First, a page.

Syria’s biggest political opposition bloc Friday elected a Christian, George Sabra, as president, a move Sabra said showed that the Muslim-majority nation will not allow its national uprising to descend into sectarian war.
Sabra, a geography teacher who once wrote for the Arabic version of “Sesame Street,” immediately demanded that the international community provide arms to the rebels so that they can protect Syrian civilians from regime attack.
Western nations, he told reporters after the vote by the Syrian National Council, should “support our right to survival.” He added, “To protect ourselves, we need weapons.”
Tens of thousands of Syrians have died in the uprising, which began as peaceful demonstrations against the government of President Bashar Assad. But it has become a bloody civil war pitting the Syrian army and air force against rebels who despite a lack of heavy weapons have seized large swaths of Syrian countryside and have fought loyalist forces to a standstill in Aleppo, the country’s largest city.
Sabra seemed stunned by his sudden elevation to the council’s top post. “It is an unbelievable moment in my life,” he told reporters. “I promise to become a representative for all the Syrian people.”
It was uncertain whether Sabra’s selection would rehabilitate the Syrian National Council in the eyes of the United States. Last week, Secretary of State Hillary Clinton announced that the U.S. no longer would recognize the council as the primary anti-Assad organization, saying too many of its members had lived in exile for decades and that a new opposition group should include more representation from people fighting inside Syria.
Sabra may help fit that requirement. A longtime member of Syria’s communist party, which renamed itself the Syrian Democratic People’s Party in 2005, Sabra went into exile only in October after serving two months in prison for inciting dissent. Previously, he had served eight years in prison during the regime of Bashar Assad’s father, Hafez Assad.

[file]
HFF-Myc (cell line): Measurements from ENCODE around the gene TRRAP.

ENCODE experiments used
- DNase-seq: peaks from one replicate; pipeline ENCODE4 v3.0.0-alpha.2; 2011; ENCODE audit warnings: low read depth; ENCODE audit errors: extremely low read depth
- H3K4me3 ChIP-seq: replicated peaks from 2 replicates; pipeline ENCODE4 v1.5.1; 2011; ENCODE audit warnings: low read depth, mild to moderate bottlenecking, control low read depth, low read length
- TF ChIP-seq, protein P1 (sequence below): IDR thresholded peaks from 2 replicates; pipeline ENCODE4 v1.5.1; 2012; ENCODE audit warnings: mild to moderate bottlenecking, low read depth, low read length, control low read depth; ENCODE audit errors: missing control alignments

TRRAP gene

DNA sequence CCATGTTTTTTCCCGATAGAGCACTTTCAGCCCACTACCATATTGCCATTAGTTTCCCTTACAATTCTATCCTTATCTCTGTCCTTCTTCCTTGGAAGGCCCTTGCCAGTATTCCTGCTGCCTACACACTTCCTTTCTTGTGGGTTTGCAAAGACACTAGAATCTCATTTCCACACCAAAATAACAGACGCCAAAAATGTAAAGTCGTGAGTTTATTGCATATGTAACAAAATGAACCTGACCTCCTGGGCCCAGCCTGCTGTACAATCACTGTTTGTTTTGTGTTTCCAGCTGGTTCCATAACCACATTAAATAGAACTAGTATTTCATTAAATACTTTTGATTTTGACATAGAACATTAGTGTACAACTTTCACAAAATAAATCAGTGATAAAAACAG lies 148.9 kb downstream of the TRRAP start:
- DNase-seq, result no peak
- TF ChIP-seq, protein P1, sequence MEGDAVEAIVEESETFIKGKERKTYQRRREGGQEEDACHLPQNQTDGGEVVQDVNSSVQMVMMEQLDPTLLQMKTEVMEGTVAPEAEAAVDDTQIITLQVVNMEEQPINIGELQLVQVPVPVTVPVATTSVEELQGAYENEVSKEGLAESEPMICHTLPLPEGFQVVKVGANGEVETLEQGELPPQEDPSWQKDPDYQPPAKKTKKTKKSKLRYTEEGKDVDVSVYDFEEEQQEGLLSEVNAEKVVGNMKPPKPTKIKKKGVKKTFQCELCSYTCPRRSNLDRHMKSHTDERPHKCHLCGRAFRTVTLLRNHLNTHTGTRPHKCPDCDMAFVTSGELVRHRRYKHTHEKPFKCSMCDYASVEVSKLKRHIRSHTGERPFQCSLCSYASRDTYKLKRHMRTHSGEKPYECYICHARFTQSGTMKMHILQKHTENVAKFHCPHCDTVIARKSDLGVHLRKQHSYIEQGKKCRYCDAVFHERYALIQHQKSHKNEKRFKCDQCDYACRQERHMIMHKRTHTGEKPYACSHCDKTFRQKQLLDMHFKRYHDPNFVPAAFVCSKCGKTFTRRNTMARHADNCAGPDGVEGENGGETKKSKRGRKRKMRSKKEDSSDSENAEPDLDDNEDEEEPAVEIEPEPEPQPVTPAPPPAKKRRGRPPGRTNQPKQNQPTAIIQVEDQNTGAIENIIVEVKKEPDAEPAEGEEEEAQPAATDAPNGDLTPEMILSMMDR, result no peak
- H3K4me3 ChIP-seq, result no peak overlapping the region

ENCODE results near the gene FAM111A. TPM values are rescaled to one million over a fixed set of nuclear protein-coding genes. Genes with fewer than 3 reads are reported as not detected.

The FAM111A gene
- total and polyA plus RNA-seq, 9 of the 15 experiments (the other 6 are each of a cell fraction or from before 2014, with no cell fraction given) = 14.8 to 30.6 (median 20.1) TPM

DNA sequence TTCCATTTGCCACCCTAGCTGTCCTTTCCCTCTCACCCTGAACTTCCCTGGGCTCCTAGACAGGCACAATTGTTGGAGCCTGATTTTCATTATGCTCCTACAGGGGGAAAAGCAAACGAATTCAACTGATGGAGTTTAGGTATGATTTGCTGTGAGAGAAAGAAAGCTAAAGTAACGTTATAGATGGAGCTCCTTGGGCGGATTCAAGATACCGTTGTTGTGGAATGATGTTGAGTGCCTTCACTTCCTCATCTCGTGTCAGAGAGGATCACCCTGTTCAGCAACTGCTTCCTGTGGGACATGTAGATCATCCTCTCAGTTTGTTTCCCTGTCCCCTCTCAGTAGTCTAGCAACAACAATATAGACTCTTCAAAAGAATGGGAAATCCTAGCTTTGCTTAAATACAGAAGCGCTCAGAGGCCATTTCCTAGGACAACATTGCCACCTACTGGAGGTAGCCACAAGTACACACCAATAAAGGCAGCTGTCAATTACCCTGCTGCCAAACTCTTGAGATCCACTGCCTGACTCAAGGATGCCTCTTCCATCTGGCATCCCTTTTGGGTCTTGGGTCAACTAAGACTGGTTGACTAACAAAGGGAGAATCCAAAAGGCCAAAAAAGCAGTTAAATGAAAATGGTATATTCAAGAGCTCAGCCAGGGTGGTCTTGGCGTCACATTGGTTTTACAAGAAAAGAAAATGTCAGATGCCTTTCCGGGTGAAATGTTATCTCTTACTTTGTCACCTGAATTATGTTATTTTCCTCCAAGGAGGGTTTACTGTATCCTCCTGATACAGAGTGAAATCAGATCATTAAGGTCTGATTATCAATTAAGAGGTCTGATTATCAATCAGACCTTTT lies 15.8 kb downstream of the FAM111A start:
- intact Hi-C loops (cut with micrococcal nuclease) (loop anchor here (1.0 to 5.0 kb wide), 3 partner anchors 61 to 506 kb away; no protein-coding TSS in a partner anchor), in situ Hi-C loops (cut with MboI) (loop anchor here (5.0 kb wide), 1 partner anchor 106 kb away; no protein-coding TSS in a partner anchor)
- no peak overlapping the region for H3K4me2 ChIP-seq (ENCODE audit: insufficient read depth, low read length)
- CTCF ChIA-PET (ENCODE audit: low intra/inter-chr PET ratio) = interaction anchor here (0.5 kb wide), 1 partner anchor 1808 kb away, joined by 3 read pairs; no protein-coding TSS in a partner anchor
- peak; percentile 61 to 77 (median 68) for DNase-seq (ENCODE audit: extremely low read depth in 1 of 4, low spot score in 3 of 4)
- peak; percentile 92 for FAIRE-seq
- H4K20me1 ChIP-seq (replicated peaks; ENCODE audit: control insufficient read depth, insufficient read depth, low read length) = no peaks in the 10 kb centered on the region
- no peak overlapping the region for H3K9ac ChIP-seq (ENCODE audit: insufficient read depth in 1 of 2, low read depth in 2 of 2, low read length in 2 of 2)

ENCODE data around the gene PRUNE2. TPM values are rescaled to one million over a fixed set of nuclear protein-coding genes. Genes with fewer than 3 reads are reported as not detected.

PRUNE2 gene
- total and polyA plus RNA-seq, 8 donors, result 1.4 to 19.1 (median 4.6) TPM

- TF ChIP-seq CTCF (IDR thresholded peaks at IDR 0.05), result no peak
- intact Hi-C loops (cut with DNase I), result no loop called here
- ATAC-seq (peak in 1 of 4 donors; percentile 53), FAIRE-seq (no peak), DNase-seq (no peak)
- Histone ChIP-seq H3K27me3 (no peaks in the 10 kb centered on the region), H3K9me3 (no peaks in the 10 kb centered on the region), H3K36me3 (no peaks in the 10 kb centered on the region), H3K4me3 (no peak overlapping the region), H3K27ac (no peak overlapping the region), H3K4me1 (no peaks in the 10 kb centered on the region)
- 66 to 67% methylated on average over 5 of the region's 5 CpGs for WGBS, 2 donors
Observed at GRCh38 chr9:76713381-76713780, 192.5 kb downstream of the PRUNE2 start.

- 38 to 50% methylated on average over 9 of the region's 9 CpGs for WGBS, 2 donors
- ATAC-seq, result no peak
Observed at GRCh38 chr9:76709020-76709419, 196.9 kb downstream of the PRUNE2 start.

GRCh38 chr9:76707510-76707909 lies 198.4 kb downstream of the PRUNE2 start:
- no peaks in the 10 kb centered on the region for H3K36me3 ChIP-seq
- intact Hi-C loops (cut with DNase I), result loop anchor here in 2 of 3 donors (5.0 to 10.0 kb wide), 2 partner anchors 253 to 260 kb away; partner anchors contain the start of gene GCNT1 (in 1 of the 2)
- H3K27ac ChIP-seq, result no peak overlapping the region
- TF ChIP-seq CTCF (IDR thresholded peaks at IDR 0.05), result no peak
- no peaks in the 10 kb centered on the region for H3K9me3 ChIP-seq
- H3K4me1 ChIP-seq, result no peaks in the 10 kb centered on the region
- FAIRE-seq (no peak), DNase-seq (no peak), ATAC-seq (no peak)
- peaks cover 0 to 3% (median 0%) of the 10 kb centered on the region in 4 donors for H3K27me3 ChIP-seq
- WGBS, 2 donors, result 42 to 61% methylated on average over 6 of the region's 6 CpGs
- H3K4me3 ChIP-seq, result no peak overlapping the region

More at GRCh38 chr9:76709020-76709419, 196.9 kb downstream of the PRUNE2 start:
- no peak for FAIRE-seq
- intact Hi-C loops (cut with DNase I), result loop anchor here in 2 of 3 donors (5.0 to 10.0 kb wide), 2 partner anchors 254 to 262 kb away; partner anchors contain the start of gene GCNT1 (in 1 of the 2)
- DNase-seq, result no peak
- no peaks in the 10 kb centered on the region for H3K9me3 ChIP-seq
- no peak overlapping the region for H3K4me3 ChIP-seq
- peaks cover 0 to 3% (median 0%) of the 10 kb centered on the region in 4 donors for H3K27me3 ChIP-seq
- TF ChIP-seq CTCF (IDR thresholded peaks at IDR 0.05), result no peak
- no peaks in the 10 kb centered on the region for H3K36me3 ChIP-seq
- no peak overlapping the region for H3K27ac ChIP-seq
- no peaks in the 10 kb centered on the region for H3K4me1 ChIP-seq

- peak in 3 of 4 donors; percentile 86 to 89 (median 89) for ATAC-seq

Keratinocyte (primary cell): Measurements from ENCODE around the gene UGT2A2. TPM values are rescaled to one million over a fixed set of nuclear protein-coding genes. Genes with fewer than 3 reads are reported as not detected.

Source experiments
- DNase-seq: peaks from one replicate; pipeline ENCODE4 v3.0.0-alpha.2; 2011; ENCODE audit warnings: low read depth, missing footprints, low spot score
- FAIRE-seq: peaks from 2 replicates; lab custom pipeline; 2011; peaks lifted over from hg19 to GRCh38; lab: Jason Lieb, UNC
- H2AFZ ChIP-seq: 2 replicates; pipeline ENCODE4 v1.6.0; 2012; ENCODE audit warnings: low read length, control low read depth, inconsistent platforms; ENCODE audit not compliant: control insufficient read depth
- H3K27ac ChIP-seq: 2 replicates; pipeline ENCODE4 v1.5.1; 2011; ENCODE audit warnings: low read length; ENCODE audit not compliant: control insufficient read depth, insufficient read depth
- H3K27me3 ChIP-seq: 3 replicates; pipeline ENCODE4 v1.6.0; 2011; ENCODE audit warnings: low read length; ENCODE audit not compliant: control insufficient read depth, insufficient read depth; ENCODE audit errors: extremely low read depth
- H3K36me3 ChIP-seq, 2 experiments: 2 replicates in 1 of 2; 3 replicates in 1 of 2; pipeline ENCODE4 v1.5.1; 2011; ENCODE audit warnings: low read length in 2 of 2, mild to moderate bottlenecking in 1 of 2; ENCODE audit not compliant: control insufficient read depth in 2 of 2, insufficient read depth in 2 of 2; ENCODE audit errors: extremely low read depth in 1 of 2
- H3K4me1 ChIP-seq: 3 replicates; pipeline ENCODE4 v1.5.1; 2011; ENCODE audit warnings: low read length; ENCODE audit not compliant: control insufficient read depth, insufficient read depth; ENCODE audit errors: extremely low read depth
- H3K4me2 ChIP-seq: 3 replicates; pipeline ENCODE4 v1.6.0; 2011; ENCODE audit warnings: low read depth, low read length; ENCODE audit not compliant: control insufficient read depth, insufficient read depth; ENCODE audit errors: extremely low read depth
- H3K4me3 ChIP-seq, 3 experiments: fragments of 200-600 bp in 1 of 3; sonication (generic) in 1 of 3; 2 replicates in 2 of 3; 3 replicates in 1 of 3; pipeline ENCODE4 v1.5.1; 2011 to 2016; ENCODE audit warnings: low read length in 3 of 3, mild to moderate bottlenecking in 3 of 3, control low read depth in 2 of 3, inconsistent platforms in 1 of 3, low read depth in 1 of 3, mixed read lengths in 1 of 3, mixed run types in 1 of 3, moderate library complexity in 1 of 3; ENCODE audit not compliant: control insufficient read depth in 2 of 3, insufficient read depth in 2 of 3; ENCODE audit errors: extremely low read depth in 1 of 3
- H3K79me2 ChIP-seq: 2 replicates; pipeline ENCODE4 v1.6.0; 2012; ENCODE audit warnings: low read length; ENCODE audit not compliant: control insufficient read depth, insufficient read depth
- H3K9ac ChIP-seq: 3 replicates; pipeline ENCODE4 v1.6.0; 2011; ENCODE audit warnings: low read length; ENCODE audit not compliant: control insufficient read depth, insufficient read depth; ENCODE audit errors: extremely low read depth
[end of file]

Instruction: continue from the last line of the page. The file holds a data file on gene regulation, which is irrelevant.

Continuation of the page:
Sabra credited his election to the intervention of a conservative Islamist from Homs, a Sunni Muslim city that has been the scene of brutal fighting between rebels and pro-Assad forces for most of this year.
Until the Islamist, Wasal al Shamali, who was here representing the Supreme Council for Revolutionary Commands, a collection of rebel-held cities in Syria, spoke on Sabra’s behalf, Sabra wasn’t even a member of the group’s top governing committee, the general secretariat. The Syrian National Council has been criticized because its 41-member secretariat includes no women or Alawites, the religious offshoot of Shiite Islam to which Assad belongs.
Shamali, however, said that Sabra should have his place on the general secretariat.
“I didn’t even know his name,” Sabra told McClatchy. “He was in tears.”
Added Sabra: “After that, who can talk about sectarianism when a Muslim sacrifices his place for a Christian?”
The group later elected Sabra its president, 28-13, over Hisham Marwah, an Islamic legal scholar.
Sabra said his selection should signal to the international community: “Look at Syria. There is no sectarianism inside Syria. All the people here, Muslims, voted for Christians.”
He said the Syria that he and others are fighting for “doesn’t have minorities and majorities. We have citizenship. And as I am a citizen, my colleagues elected me.”
Whether that sentiment translates inside Syria is less clear. In recent weeks, fighting has broken out between Arab rebels and Kurdish militias in Aleppo, and some Sunni Muslims have vowed revenge on Alawites for their support of Assad. The country’s organized Christian religious groups have to date remained firmly allied with the Assad government, saying they fear that the mostly Sunni Muslim rebels won’t protect their rights once Assad is gone. There are also concerns that Islamist militants are playing a growing role in the rebellion.
Concerns of the growing influence of Islamists among the rebels are often cited by U.S. officials for their hesitancy to provide weapons, though many in the opposition argue that the U.S. failure to provide weapons is strengthening the Islamists.
Still to be determined is how Sabra’s election might affect plans, backed by the United States, the Arab League and Qatar, to restructure the opposition.
Under the U.S-backed move, dissident Riad Seif, a successful industrialist from Damascus and former member of the Syrian Parliament, had proposed setting up a new organization, the Syrian National Initiative, with a majority of members not from the Syrian National Council. The Syrian National Initiativewould set up a smaller body of technocrats, who would deal directly with the international community and help funnel humanitarian aid into the country.
Sabra said the SNC would discuss under what conditions it would participate in the new group on Saturday. Sabra said the SNC also would consider an alternative plan that would set up a 300-member assembly primarily of fighters and officials inside Syria to elect a transitional government.
“Our main goal is to unite the opposition to bring down the regime,” Sabra said.
One surprise aspect of the Syrian National Council’s vote Friday was that it was conducted in the open, following a more or less democratic process under which its membership base of 425 voted first for a general secretariat of 41, which then selected the executive committee and the president.
When it came time to vote for the president, the council allowed reporters to witness the process.